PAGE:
It is further interesting that, although we are shifting from Greek drama to Roman in my Greek and Roman Drama class, I have spent the afternoon reading* Euripides Hippolytus in anticipation of reading Phaedra, Seneca’s version of the story, next week.  Hippolytus was first performed in 428 BCE, and—like all the Attic dramas which have survived—was a winner of the theatre competitions which were a major part of the festival.

Unfortunately, I do not have the liberty to take eight days off in honor of Dionysos—or even to get ploughed for the next seven nights in his name (and “sacrifice my liver”, as Sannafrid put it).  Besides, the original was a state-sponsored festival which (to a casual but cynical reader, at least) looks like it was intended to duplicate, tame, and profit off of the older, Rural, Dionysia … and the Cults of the Olympians are not state-sponsored religion anymore.

What I can do is make a point of taking an hour or two out of each of the next seven days to meditating on the Bacchic One and upon my relationship with him, finishing the one devotional image I have so far, finishing reading Written in Wine (the devotional anthology Aradia gave me so long ago), and working on translating the Homeric hymn I never got to over Spring Break because the Hymn to Phanes took me so long.  Hopefully, between these various things, I may develop some sense of how I might celebrate this festival (and the Rural, in the winter) within my own cultural frame work and (still infantile) devotional practice.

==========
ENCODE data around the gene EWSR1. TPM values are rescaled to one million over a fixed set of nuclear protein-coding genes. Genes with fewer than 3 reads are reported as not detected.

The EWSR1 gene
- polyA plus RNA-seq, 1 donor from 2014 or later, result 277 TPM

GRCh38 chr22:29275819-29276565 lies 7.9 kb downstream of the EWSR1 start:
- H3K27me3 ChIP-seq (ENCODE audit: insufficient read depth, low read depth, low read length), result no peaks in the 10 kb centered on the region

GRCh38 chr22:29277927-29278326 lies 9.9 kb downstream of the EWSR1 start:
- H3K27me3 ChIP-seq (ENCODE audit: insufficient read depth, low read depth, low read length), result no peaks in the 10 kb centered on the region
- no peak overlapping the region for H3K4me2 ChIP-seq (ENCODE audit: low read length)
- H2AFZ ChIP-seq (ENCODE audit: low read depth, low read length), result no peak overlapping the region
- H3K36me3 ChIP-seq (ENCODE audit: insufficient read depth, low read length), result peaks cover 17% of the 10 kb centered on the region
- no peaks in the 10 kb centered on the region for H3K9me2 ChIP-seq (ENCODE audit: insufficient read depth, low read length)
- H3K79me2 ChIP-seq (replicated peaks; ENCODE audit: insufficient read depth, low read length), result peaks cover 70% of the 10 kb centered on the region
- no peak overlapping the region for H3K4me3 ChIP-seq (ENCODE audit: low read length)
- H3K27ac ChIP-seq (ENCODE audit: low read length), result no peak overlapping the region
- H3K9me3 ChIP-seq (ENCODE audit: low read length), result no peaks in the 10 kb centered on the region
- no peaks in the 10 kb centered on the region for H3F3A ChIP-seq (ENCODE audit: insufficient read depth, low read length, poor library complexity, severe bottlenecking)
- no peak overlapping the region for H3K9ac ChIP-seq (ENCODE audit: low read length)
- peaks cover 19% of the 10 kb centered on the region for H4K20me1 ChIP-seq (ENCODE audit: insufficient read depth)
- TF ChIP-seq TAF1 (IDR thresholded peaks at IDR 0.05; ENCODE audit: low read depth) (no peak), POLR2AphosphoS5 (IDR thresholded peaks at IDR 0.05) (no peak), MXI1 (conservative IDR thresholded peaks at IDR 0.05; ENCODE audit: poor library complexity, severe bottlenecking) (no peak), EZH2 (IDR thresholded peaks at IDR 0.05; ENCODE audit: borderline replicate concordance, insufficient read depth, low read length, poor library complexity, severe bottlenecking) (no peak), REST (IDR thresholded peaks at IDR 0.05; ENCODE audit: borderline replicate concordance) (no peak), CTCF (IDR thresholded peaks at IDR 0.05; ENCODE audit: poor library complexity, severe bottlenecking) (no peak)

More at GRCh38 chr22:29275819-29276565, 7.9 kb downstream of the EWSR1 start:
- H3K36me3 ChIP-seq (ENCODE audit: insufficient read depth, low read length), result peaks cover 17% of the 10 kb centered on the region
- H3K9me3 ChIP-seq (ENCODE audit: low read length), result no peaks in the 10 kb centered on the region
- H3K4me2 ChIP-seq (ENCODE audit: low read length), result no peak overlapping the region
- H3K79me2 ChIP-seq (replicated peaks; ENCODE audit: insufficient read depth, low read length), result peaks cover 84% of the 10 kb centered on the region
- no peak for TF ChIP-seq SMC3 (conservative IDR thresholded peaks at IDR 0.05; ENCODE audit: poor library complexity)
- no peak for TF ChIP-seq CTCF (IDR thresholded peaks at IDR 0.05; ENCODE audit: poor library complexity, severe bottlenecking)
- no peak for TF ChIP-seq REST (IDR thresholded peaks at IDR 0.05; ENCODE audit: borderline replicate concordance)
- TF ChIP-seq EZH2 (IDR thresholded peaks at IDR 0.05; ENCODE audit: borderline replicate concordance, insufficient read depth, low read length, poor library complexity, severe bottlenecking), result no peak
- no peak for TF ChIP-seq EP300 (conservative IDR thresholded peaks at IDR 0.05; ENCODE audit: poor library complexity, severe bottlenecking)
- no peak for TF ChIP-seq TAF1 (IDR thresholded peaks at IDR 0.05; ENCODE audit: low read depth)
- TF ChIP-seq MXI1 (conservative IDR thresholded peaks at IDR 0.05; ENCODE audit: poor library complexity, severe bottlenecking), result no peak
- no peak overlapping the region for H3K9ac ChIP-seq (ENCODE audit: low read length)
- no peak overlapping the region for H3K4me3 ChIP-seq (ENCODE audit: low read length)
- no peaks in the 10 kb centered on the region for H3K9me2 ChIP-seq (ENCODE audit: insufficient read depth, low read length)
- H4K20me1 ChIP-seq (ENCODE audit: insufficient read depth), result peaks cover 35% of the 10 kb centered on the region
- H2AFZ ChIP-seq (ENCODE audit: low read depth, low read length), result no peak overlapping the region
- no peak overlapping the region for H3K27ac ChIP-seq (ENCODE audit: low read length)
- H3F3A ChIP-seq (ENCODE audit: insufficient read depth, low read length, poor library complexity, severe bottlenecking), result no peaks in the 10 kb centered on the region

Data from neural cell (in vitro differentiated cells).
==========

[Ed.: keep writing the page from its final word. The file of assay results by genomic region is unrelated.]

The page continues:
* I have read Hippolytus before, of course, for last semester’s mythology class.  The roles of the goddesses Aphrodite and Artemis are too prominent to pass up.  I could write a whole post about that play alone.  Possibly several: one tackling the theme of hubris and failure to treat the altars of the gods; one dealing with Euripides treatment of women in general, and another on the misogyny of Hippolytus in particular.  But those are rants for another day.

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St. Patrick’s Day, Liberalia, and a Modern Neo-Pagan’s Ritual Calendar

In the ancient world—in the early modern world, as well, in fact, and to this very day in some places—the liturgical calendar was managed by the state.  That is, in fact, a large part of why we have the records we do.  Although this was not theocracy in any sense, this was not mere public piety, either: in addition to stimulating the economy—food stalls, sacrifices, costume, and the like—state-sponsored religious rituals helped form and maintain community bonds.

Today, in the United States, we don’t quite have state-sponsored religious rituals.  We have “bank holidays” which are not formal religious (or even nationalist) observances, though they “coincidentally” lean strongly in that direction, which are set aside by law so that employees of local, state, and federal governments have a paid day off, and bank employees do as well.  Christmas, Thanksgiving, Memorial Day, Labor Day.  We also have a number of “unofficial” holidays—that is, days when no one can count on a paid holiday, but which local authorities bend over backwards to facilitate.